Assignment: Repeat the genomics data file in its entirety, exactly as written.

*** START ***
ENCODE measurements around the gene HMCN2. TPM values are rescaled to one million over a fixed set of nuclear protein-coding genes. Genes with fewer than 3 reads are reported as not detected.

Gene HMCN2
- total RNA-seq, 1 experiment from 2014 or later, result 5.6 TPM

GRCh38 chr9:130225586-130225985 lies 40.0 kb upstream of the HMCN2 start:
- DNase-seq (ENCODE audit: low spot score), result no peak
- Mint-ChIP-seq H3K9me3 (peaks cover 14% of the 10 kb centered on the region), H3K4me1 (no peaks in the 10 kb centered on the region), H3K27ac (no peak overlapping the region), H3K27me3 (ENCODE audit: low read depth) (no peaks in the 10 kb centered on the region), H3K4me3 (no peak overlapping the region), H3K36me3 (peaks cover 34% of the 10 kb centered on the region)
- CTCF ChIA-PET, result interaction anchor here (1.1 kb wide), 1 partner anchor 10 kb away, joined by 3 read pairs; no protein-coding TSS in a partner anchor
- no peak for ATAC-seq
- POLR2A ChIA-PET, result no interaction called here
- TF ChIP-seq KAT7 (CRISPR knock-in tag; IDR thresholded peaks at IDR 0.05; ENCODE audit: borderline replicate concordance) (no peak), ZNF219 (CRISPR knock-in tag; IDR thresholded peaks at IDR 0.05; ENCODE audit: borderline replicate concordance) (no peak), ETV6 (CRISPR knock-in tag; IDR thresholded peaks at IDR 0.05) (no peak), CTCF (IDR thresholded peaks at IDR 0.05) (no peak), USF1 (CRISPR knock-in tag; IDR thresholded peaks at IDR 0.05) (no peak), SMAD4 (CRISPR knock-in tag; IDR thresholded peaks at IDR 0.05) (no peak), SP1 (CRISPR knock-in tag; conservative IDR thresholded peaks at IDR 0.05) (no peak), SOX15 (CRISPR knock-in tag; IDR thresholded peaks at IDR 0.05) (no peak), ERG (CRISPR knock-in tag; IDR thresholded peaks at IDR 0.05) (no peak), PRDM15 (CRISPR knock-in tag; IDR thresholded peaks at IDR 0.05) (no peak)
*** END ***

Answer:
ENCODE measurements around the gene HMCN2. TPM values are rescaled to one million over a fixed set of nuclear protein-coding genes. Genes with fewer than 3 reads are reported as not detected.

Gene HMCN2
- total RNA-seq, 1 experiment from 2014 or later, result 5.6 TPM

GRCh38 chr9:130225586-130225985 lies 40.0 kb upstream of the HMCN2 start:
- DNase-seq (ENCODE audit: low spot score), result no peak
- Mint-ChIP-seq H3K9me3 (peaks cover 14% of the 10 kb centered on the region), H3K4me1 (no peaks in the 10 kb centered on the region), H3K27ac (no peak overlapping the region), H3K27me3 (ENCODE audit: low read depth) (no peaks in the 10 kb centered on the region), H3K4me3 (no peak overlapping the region), H3K36me3 (peaks cover 34% of the 10 kb centered on the region)
- CTCF ChIA-PET, result interaction anchor here (1.1 kb wide), 1 partner anchor 10 kb away, joined by 3 read pairs; no protein-coding TSS in a partner anchor
- no peak for ATAC-seq
- POLR2A ChIA-PET, result no interaction called here
- TF ChIP-seq KAT7 (CRISPR knock-in tag; IDR thresholded peaks at IDR 0.05; ENCODE audit: borderline replicate concordance) (no peak), ZNF219 (CRISPR knock-in tag; IDR thresholded peaks at IDR 0.05; ENCODE audit: borderline replicate concordance) (no peak), ETV6 (CRISPR knock-in tag; IDR thresholded peaks at IDR 0.05) (no peak), CTCF (IDR thresholded peaks at IDR 0.05) (no peak), USF1 (CRISPR knock-in tag; IDR thresholded peaks at IDR 0.05) (no peak), SMAD4 (CRISPR knock-in tag; IDR thresholded peaks at IDR 0.05) (no peak), SP1 (CRISPR knock-in tag; conservative IDR thresholded peaks at IDR 0.05) (no peak), SOX15 (CRISPR knock-in tag; IDR thresholded peaks at IDR 0.05) (no peak), ERG (CRISPR knock-in tag; IDR thresholded peaks at IDR 0.05) (no peak), PRDM15 (CRISPR knock-in tag; IDR thresholded peaks at IDR 0.05) (no peak)